602 citations


Cites background from "A context-aware decision engine for..."

  • ...…Hong, Dickson, Chiu, Shen, and Kafeza (2007), Korhonen et al. (2007), Kurvinen, Lähteenmäki, Salovaara, and Lopez (2007), Lieberman and Chu (2007), Lum and Lau (2002), Mäntyjärvi and Seppänen (2003), Rehman, Stajano, and Coulouris (2007), Selker (2004), Smailagic and Siewiorek (2002) Usability…...

    [...]


Journal ArticleDOI
Abstract: Recommender systems have been researched extensively by the Technology Enhanced Learning (TEL) community during the last decade. By identifying suitable resources from a potentially overwhelming variety of choices, such systems offer a promising approach to facilitate both learning and teaching tasks. As learning is taking place in extremely diverse and rich environments, the incorporation of contextual information about the user in the recommendation process has attracted major interest. Such contextualization is researched as a paradigm for building intelligent systems that can better predict and anticipate the needs of users, and act more efficiently in response to their behavior. In this paper, we try to assess the degree to which current work in TEL recommender systems has achieved this, as well as outline areas in which further work is needed. First, we present a context framework that identifies relevant context dimensions for TEL applications. Then, we present an analysis of existing TEL recommender systems along these dimensions. Finally, based on our survey results, we outline topics on which further research is needed.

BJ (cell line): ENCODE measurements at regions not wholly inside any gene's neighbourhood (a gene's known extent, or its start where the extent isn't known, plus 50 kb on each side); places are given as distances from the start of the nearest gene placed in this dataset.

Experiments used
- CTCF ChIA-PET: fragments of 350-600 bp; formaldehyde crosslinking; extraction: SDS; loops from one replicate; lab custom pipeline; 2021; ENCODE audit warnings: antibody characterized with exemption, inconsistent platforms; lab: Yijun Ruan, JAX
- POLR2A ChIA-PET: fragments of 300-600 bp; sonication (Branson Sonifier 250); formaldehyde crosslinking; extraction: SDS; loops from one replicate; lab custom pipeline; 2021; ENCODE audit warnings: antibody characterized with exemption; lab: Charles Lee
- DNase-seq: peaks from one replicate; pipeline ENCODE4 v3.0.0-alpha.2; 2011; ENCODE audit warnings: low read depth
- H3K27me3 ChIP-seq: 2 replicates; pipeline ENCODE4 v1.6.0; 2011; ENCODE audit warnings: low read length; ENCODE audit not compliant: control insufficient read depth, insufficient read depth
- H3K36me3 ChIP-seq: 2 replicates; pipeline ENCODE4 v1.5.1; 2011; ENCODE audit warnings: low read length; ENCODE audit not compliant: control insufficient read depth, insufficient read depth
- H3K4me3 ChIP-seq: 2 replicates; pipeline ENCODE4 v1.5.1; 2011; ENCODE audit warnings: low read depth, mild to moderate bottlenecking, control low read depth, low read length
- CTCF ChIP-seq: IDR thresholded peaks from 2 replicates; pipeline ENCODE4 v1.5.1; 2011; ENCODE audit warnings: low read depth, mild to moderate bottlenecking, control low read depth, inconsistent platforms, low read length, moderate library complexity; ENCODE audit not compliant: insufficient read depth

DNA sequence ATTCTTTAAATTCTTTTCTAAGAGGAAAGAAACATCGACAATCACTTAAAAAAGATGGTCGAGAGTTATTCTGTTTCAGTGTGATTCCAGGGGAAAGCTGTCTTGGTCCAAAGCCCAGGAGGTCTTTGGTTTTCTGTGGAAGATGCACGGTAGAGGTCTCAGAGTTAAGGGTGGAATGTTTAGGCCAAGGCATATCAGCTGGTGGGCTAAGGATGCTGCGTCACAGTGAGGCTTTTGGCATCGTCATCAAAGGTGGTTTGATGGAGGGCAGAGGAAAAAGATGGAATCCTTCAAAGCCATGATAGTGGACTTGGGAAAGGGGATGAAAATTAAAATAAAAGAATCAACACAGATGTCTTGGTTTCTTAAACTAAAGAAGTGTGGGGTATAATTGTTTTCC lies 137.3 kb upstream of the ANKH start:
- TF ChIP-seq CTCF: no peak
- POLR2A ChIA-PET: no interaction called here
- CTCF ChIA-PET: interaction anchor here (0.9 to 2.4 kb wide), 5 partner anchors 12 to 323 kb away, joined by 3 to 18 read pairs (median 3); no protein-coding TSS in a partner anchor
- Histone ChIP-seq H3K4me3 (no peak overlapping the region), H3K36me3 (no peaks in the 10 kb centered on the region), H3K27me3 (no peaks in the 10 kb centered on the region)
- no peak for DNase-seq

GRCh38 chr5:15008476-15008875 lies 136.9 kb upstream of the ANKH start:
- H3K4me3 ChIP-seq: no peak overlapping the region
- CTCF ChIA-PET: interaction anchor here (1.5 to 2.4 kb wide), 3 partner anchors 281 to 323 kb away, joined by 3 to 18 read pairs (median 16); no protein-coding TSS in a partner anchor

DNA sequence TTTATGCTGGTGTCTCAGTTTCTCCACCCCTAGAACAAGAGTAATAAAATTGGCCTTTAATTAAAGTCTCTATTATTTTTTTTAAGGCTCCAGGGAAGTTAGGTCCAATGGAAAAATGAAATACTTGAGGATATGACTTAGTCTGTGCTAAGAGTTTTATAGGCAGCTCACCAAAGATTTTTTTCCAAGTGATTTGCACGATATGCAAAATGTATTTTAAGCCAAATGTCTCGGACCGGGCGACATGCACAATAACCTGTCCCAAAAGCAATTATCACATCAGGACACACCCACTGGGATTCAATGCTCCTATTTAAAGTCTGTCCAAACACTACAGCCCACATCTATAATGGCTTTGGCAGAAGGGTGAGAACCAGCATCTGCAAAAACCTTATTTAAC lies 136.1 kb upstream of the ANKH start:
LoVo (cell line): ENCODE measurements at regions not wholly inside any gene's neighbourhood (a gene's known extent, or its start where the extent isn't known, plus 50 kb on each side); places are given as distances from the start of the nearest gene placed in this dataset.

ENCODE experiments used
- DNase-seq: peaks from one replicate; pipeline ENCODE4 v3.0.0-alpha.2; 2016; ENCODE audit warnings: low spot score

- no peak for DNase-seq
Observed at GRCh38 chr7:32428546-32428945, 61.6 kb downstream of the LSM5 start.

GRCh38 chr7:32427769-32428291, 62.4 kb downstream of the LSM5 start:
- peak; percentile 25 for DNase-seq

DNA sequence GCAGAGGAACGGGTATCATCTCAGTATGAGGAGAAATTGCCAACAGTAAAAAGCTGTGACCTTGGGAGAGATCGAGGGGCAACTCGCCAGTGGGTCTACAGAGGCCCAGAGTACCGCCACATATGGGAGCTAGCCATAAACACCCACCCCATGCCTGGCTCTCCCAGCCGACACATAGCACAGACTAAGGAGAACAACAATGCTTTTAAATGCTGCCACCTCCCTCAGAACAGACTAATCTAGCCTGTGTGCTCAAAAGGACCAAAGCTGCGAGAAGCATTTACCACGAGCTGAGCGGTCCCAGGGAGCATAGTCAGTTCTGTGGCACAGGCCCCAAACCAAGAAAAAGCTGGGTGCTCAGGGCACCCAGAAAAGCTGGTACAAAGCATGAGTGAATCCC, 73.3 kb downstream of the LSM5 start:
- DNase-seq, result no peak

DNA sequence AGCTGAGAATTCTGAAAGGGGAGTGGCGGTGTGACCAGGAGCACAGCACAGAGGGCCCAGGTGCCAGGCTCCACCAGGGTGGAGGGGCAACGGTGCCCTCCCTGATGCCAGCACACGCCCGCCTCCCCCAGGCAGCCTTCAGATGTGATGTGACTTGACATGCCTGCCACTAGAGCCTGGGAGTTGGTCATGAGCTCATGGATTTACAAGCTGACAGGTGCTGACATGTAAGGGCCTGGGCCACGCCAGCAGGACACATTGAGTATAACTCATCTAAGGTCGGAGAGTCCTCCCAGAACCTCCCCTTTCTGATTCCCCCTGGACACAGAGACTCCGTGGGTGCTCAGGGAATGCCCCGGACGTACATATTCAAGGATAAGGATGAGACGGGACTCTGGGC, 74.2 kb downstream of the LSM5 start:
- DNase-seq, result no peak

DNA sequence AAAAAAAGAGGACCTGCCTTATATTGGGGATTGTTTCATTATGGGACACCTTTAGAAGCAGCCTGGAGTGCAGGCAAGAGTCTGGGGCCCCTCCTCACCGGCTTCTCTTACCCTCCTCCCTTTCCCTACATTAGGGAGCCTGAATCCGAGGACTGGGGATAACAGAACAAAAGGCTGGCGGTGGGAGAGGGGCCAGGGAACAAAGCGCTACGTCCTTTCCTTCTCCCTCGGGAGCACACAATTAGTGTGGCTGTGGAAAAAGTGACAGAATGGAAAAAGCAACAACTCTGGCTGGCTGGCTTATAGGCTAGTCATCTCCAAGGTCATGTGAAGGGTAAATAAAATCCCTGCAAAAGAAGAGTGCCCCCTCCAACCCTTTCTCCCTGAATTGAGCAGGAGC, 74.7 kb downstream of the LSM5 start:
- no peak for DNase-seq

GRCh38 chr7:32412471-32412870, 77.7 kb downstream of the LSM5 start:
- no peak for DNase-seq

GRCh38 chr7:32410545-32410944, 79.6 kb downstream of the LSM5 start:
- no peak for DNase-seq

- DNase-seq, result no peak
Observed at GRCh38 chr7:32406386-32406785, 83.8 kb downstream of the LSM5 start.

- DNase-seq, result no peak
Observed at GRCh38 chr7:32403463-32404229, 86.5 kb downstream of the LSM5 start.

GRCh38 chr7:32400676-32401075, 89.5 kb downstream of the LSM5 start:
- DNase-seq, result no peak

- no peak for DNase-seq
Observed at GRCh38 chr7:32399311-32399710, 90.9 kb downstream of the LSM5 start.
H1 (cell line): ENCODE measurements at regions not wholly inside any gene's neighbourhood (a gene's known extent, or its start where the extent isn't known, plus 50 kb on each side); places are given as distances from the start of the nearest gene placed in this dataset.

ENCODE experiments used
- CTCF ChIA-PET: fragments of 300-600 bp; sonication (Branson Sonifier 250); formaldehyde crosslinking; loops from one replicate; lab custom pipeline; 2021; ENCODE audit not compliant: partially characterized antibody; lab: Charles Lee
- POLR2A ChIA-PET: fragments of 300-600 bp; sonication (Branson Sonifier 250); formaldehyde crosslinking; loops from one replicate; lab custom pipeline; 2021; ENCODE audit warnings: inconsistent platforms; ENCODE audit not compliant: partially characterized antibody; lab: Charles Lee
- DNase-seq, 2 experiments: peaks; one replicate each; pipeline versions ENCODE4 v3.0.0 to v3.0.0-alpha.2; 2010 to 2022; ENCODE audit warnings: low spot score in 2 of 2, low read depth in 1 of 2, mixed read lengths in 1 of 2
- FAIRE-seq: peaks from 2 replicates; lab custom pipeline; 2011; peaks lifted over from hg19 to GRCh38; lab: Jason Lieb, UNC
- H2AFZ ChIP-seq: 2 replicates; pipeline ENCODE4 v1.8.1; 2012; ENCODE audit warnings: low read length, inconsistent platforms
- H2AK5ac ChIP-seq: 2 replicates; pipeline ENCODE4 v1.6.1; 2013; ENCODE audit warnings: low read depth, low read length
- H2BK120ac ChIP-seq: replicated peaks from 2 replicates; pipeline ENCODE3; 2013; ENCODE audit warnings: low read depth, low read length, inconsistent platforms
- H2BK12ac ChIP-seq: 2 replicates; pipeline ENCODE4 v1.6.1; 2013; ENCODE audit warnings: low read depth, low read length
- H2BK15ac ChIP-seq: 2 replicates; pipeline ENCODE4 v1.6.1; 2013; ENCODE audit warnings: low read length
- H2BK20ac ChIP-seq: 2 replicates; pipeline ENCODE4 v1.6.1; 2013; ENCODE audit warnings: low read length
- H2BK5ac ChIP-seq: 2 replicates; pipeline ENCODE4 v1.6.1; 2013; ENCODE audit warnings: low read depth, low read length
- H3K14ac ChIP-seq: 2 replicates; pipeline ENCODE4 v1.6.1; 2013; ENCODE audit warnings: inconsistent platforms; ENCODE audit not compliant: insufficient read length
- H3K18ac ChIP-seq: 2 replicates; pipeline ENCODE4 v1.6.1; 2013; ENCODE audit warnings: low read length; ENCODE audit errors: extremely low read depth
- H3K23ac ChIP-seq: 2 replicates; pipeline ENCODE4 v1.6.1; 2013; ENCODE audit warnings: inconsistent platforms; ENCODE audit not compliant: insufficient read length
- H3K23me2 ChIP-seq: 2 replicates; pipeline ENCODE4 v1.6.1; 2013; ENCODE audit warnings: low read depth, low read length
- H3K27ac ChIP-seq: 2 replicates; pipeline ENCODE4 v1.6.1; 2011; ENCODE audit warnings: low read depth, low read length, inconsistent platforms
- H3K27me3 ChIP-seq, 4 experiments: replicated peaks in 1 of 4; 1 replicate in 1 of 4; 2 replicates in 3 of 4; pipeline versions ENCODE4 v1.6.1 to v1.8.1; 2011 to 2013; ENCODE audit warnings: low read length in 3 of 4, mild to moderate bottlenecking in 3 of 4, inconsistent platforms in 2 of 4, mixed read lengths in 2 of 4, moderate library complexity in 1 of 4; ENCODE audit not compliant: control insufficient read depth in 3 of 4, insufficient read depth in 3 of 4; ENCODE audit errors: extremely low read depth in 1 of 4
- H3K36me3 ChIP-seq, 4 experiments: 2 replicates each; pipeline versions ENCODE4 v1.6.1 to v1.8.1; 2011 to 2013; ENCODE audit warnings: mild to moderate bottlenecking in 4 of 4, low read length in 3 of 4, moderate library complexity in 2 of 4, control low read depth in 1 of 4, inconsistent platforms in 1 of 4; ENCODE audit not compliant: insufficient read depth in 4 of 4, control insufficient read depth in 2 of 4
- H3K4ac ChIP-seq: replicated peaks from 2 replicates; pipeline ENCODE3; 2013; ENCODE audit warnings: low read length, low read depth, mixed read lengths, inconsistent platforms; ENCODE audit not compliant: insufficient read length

467 citations


Patent
15 Sep 2004
Abstract: During an online event, a spectator process monitors a state of the event, updating a spectator model, so that spectator data streams can be generated and provided to spectators. The spectator data streams can be formatted and provided with content appropriate for use by different types of spectator devices used by the spectators. The spectator process can also automatically generate virtual commentary appropriate for the action occurring in the event for inclusion in the spectator data streams. A media server receives the rendered data streams and distributes them to the electronic devices being used by the spectators. The distribution can be delayed to avoid a spectator conveying information to a participant that would provide an unfair advantage. Executable code can be included in the spectator data stream to provide additional functionality and facilitate interaction between the spectators, and to enable a spectator to also “play” the game.